These checklists will help you on site in managing workplace health risks in relation to the following:
They will help you to pinpoint weaknesses and give tips on things you need to be aware of or have in place.
BOHS launches new HI Standard self-assessment tool for construction in a bid to help managers raise the bar on health
Press release: 27th April 2016
BOHS, the Chartered Society for Worker Health Protection, has launched a new version of its Health in Industry (HI) Management Standard, designed to set out exactly what “good” looks like in managing workplace health risks, with the latest edition of the tool now offering a unique level of support for managers and their organisations.
In April 2015, BOHS launched Breathe Freely, a collaborative initiative primarily aimed at tackling the incidence of occupational lung disease in the construction industry.
The goal of Breathe Freely is to raise awareness of the problem but more importantly, provide real solutions.
What we are now seeing is a gratifying increased awareness about the need to focus more on health, and ‘treat health like safety’ but throughout the Breathe Freely journey, when talking with managers, supervisors and employers in the industry about the need to manage health effectively, one question we are constantly asked is, “What does ‘good’ look like?”
The HI Standard was our response to this question, with the tool being based on the fundamental principle that, if you are going to manage health well, you have to properly manage workplace health risks.
Now, on 27 April 2016, BOHS will launch a brand new version of the Standard, offering a unique level of user-friendly detail, including sample questions and evidence points, to truly guide managers through the process of achieving the HI Standard.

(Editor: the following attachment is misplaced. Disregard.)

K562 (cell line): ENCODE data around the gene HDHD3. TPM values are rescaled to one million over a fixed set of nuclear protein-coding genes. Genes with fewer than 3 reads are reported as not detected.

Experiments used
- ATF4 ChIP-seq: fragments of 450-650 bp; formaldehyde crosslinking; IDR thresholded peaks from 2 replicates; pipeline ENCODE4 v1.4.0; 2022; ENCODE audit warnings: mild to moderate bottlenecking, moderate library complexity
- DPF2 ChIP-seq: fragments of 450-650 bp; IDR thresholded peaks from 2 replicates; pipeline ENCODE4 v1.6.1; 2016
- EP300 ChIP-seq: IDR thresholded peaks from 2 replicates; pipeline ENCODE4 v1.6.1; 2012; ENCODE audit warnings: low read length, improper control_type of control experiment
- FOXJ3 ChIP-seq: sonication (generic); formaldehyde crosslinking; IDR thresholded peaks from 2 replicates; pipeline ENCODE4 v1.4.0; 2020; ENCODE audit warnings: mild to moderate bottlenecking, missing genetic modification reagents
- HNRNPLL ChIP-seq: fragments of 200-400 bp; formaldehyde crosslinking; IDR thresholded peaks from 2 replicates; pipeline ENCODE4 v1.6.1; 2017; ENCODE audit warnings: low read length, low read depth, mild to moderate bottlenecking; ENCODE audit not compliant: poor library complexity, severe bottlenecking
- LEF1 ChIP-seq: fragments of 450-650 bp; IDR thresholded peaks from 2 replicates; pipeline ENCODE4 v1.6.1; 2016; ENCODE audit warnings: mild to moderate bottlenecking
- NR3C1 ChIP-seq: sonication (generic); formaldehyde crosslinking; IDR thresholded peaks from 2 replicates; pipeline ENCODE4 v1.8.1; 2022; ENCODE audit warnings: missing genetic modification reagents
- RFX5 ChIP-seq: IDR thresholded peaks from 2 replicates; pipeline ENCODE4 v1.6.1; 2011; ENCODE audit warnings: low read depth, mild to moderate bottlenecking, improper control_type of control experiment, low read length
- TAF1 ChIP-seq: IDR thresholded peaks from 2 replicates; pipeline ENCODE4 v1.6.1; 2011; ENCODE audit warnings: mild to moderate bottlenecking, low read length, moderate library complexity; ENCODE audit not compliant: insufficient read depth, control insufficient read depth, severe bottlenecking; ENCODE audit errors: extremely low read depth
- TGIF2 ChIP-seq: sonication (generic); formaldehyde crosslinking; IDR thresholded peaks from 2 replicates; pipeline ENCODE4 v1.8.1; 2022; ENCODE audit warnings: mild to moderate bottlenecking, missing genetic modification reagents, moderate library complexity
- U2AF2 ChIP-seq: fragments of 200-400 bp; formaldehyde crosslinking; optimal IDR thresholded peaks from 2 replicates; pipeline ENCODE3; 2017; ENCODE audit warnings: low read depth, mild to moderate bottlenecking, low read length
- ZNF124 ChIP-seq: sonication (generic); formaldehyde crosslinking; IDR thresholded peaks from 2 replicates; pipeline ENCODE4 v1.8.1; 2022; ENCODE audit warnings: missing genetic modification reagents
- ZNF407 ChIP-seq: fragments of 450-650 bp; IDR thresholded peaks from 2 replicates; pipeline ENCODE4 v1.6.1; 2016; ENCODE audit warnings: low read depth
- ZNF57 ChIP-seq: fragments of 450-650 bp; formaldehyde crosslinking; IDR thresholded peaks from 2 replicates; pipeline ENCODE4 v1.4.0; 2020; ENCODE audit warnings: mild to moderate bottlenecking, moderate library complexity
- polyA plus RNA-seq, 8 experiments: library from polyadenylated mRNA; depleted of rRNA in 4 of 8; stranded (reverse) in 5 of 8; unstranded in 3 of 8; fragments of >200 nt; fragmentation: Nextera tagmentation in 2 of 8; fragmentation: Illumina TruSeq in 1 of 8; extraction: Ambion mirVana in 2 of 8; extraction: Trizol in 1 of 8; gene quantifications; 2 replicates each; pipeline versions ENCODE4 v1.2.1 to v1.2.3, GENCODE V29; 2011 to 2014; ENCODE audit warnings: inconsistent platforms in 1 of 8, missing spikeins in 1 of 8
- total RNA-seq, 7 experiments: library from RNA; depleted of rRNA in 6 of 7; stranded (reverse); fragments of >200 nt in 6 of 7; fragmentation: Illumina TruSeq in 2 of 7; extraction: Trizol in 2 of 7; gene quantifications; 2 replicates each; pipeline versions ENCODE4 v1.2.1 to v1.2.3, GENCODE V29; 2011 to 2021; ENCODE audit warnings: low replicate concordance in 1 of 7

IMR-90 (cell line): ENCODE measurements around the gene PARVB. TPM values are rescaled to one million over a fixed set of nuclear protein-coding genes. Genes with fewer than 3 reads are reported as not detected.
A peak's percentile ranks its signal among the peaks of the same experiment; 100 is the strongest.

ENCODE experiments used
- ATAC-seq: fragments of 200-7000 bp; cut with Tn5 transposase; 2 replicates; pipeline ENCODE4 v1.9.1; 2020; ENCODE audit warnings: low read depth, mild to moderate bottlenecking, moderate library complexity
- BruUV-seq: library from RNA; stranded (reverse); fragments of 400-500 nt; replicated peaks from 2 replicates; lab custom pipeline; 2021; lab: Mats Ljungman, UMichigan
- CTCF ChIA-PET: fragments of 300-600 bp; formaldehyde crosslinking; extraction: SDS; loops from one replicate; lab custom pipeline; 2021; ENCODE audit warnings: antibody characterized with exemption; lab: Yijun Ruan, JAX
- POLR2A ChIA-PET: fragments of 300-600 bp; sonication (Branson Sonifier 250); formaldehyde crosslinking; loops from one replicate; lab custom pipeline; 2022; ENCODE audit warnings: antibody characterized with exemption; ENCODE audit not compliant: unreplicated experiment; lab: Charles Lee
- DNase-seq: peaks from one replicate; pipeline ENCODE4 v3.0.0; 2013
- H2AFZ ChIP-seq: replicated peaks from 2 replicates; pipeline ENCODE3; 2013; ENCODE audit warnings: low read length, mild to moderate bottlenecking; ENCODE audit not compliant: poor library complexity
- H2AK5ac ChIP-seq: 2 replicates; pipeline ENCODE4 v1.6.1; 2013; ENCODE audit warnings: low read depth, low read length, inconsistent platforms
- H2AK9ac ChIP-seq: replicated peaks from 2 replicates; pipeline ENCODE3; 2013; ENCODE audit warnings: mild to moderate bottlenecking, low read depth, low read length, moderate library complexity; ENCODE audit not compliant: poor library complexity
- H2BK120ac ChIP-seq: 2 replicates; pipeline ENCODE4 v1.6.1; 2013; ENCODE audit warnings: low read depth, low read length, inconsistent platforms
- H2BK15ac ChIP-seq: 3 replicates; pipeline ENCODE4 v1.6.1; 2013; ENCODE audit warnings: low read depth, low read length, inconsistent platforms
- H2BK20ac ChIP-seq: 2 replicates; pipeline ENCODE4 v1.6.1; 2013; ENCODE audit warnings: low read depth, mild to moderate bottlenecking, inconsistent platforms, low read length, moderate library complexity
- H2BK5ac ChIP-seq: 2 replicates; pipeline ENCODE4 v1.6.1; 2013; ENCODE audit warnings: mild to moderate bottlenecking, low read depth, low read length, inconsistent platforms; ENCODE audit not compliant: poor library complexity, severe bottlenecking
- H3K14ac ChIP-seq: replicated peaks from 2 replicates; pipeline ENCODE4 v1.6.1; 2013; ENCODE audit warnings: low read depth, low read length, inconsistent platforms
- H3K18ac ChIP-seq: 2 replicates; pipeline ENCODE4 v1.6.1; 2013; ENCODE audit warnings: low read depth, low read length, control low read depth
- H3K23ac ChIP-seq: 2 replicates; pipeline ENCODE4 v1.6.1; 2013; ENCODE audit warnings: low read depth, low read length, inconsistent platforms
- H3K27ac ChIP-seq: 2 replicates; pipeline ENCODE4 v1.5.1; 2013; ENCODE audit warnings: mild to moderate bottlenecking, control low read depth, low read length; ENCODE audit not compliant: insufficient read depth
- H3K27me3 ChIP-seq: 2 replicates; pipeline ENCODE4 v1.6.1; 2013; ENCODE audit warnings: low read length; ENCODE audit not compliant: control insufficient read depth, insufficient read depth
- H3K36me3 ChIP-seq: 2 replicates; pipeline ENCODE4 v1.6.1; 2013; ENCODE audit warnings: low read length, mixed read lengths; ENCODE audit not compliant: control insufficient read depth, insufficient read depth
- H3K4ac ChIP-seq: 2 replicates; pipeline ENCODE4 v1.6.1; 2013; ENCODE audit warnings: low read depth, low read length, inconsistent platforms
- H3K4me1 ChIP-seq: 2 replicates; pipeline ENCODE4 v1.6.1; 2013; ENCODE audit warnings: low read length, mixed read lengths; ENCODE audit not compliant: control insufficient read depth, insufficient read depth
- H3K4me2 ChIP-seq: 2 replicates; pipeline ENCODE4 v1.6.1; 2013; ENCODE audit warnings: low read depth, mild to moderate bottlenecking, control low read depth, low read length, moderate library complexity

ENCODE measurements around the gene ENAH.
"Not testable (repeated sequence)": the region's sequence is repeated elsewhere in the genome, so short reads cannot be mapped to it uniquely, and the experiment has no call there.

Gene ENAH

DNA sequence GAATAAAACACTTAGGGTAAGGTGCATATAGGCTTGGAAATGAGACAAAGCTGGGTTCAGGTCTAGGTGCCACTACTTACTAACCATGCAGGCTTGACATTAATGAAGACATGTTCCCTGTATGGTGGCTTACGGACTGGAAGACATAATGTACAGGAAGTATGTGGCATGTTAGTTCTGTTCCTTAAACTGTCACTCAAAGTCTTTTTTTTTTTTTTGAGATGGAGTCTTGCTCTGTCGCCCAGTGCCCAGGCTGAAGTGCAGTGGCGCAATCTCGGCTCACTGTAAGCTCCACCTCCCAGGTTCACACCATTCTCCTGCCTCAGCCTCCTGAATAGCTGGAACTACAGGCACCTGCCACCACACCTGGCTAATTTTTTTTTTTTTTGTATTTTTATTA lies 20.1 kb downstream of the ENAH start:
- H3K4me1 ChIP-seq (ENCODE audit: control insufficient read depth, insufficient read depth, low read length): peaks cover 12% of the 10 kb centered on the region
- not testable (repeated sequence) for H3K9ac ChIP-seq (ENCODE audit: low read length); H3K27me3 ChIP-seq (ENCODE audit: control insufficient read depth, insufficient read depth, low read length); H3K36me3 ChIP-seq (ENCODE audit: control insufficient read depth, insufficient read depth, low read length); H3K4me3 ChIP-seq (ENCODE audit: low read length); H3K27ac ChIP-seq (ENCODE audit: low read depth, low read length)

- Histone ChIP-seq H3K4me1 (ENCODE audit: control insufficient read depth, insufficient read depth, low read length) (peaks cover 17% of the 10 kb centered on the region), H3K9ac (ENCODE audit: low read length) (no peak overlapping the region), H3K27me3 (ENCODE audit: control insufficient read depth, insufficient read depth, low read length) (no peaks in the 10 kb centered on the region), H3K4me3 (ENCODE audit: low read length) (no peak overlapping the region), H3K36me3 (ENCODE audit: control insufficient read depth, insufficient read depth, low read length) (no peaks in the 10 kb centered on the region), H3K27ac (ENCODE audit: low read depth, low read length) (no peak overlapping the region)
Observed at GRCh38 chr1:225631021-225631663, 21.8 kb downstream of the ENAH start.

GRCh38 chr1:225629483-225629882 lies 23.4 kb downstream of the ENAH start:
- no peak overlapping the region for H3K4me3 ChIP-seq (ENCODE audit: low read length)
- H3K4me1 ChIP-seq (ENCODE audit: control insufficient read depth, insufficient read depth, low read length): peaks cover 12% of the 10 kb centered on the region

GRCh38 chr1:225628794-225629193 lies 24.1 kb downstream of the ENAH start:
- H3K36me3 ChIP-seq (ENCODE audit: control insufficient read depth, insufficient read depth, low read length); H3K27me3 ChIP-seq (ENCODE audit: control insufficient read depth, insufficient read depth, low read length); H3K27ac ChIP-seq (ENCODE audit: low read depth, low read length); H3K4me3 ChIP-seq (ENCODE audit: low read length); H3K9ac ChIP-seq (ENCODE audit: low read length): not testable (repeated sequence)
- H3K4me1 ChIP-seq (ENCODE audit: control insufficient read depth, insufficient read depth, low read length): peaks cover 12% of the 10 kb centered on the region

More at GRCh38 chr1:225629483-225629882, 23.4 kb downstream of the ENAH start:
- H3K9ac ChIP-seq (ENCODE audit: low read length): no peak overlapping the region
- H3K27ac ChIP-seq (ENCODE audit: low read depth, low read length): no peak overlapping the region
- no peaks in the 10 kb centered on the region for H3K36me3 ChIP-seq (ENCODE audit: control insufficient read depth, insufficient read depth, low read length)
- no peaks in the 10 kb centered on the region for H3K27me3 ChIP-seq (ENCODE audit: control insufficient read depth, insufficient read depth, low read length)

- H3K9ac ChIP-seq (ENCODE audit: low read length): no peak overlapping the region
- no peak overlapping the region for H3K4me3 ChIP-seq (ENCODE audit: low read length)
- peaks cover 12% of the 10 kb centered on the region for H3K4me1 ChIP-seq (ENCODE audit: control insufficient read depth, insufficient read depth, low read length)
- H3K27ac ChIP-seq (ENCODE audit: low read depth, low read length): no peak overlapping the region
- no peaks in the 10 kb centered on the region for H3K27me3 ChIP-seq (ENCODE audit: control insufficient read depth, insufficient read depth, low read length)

About the tool – how it works
The HI standard is a simple self-assessment tool to help companies to better manage their workplace health risks. It enables managers to identify strengths and weaknesses, set priorities and develop action plans.
The tool is designed around a framework of good practice, based on six leading indicators, namely:
Leadership and Commitment
Planning and Prevention
Competency, Training & Behaviours
Who should use the HI Standard?
The Standard is suitable for large and small companies, because the principles of the tool apply across the board, as with the tried and tested Considerate Constructors Scheme, from which the designers of the HI Standard have drawn.
BOHS is also calling for companies to encourage organisations within their supply chains to use the HI Standard tool, to achieve a ripple effect in good practice.
The Society is urging companies which already have their own health management models in place to use the HI Standard for comparison against their own system, in order to ensure they are covering all of the main areas, and to identify any possible gaps.
The HI Standard has been developed specifically for the construction industry but can be applied to other sectors also and we hope these employers and managers will find its very practical approach helpful.
Launching the new tool, Steve Perkins, Chief Executive of BOHS, said, “In designing the latest version of the HI Standard, we asked Britain’s top occupational hygienists to really spell out examples of exactly what needs to be done at the coalface to protect worker health. What has been achieved is an unprecedented level of user-friendly advice and guidance, designed to strongly support managers in achieving good practice in the management of work-related health risks.”
Mike Slater, Past-President of BOHS, added, “Work-related health risks can be complex. The hazards are often invisible and silent whilst the long latency of their ill effects means that the diseases caused emerge only years later. The good news is that this new tool offers a very hands-on approach in getting to grips with these risks. So, if you want to know what “good” looks like and what standards need to be met, adopt the HI Standard and you will be guided through the process of properly managing workplace health risks.”